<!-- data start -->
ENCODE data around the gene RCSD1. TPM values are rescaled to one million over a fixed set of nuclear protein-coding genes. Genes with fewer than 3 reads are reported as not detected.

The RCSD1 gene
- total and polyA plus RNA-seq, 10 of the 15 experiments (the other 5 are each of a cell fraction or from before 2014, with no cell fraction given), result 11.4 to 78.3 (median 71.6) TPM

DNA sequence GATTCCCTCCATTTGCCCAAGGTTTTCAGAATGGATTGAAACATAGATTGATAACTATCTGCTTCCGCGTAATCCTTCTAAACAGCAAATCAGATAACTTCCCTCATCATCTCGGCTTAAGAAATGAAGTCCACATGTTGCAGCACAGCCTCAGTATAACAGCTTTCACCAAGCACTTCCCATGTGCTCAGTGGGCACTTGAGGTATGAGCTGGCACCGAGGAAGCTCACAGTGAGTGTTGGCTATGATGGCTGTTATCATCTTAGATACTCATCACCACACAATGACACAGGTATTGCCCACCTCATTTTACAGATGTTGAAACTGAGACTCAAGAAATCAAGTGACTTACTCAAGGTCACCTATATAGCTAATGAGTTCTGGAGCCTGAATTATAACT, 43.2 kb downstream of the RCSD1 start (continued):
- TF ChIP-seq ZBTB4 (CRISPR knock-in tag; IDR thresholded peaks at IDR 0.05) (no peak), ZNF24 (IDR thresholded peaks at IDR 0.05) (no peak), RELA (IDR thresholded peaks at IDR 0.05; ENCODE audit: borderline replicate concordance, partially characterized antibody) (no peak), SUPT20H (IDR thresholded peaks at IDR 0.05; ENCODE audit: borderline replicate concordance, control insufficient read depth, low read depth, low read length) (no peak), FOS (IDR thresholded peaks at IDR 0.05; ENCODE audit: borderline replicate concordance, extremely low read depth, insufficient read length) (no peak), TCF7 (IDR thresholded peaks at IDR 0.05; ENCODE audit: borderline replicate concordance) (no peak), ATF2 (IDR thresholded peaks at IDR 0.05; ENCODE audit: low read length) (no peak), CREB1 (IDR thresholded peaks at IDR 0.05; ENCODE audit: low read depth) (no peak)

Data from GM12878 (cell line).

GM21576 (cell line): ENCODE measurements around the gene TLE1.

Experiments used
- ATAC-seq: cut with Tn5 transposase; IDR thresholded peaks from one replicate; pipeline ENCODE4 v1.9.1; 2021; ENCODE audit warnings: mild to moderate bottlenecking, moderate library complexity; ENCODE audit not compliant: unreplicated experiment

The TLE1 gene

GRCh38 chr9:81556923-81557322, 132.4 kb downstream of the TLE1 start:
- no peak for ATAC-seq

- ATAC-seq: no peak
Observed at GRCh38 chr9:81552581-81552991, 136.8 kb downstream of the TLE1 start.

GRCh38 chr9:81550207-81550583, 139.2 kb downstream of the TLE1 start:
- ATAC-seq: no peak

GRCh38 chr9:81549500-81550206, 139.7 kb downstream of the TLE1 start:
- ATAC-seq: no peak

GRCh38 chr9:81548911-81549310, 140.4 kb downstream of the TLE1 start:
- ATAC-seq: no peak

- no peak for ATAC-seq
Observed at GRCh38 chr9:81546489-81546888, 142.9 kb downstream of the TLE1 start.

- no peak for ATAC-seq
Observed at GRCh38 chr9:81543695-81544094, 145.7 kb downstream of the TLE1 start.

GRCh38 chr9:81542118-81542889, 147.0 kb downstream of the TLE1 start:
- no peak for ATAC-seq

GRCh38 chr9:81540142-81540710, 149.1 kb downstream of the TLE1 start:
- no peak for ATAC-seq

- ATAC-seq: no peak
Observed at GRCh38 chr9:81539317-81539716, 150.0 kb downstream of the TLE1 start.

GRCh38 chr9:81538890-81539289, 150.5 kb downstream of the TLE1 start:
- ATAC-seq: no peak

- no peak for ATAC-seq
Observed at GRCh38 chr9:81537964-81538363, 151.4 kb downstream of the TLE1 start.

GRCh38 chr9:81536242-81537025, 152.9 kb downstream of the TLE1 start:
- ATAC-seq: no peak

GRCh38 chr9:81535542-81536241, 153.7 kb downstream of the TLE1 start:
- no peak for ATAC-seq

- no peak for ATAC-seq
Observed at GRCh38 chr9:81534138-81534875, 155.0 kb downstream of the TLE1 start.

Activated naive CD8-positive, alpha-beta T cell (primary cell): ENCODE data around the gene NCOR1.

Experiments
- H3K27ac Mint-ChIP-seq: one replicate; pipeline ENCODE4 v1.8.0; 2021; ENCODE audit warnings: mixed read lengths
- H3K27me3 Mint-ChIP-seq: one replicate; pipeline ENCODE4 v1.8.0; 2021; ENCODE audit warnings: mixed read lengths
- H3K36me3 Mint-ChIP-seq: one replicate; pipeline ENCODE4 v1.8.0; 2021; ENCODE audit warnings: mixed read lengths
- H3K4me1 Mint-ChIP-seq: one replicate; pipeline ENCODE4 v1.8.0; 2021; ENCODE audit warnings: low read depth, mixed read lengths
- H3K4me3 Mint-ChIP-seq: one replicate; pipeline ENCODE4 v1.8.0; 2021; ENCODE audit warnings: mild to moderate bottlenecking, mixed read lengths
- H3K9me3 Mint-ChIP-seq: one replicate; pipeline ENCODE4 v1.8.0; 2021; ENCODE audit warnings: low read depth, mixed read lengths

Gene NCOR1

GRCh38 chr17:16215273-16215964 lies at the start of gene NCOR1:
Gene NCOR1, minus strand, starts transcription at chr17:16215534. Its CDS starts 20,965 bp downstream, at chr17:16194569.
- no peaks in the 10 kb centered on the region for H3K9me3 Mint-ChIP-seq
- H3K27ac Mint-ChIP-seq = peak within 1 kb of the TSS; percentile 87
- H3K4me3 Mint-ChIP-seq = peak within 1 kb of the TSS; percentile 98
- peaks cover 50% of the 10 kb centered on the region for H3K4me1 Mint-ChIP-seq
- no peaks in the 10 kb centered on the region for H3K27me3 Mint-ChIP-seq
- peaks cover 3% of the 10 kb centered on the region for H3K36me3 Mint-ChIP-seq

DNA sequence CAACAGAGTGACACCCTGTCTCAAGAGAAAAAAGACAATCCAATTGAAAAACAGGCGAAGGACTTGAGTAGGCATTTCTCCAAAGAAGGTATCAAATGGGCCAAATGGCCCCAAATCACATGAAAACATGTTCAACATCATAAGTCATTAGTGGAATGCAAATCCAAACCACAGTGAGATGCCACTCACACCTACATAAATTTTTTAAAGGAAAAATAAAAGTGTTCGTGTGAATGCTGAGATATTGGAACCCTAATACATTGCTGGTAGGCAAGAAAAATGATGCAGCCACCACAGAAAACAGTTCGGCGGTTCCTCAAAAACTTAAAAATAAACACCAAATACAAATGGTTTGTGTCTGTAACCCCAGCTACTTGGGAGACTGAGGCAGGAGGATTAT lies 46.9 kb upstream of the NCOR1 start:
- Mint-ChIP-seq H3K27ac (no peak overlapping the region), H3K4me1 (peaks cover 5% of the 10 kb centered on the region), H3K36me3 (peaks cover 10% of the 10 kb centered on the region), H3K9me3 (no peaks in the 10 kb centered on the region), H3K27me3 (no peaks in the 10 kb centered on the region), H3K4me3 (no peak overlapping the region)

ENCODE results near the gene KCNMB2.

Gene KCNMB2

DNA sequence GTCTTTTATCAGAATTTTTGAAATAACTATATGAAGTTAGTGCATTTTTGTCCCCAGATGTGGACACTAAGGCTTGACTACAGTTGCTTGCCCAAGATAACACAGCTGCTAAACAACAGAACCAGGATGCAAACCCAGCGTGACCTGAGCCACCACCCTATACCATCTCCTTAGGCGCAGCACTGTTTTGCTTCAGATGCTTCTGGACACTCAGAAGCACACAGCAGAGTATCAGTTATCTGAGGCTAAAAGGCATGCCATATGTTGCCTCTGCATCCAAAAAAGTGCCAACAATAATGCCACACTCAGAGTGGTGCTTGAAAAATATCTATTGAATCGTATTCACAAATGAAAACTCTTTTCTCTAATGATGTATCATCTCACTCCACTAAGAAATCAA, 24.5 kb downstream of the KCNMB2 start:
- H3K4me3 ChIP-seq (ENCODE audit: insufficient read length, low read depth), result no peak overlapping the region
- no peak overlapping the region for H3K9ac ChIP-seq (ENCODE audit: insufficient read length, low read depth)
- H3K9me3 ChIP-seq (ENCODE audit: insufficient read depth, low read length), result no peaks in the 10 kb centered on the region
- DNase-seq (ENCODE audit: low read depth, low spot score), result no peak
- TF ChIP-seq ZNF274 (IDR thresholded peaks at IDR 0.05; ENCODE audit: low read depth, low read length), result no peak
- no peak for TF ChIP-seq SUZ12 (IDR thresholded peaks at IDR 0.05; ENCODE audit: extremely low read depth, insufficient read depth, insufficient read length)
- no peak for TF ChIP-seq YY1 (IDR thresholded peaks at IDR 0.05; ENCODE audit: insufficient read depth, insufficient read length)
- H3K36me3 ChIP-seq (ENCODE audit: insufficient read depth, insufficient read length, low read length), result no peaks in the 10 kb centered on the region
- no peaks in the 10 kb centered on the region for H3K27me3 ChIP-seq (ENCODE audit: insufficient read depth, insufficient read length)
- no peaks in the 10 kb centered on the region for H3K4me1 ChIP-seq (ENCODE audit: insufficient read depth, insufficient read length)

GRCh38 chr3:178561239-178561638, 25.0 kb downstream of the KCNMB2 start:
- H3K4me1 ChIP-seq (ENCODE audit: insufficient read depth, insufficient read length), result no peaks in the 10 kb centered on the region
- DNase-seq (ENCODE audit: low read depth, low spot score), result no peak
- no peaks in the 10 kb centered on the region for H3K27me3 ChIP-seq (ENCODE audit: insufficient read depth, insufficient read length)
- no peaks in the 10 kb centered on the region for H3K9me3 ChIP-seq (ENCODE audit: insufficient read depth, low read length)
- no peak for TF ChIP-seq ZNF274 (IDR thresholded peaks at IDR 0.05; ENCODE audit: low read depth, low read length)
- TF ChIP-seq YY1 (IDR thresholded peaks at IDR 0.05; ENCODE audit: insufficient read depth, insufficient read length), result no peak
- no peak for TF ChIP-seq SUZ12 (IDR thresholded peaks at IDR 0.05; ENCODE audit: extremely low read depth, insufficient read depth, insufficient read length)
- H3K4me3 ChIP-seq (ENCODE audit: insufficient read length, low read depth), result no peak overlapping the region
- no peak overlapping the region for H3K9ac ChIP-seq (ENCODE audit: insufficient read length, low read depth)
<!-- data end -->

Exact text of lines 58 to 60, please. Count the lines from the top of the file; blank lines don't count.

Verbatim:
DNA sequence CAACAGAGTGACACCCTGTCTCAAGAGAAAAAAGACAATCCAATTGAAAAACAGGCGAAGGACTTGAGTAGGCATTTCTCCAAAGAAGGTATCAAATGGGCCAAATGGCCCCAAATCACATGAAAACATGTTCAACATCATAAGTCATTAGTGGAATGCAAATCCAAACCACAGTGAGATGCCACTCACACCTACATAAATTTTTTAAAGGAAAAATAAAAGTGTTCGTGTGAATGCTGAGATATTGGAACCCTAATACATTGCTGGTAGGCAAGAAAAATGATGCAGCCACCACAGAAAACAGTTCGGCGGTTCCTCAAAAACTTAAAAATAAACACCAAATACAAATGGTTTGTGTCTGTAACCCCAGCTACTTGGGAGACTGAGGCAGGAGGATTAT lies 46.9 kb upstream of the NCOR1 start:
- Mint-ChIP-seq H3K27ac (no peak overlapping the region), H3K4me1 (peaks cover 5% of the 10 kb centered on the region), H3K36me3 (peaks cover 10% of the 10 kb centered on the region), H3K9me3 (no peaks in the 10 kb centered on the region), H3K27me3 (no peaks in the 10 kb centered on the region), H3K4me3 (no peak overlapping the region)

ENCODE results near the gene KCNMB2.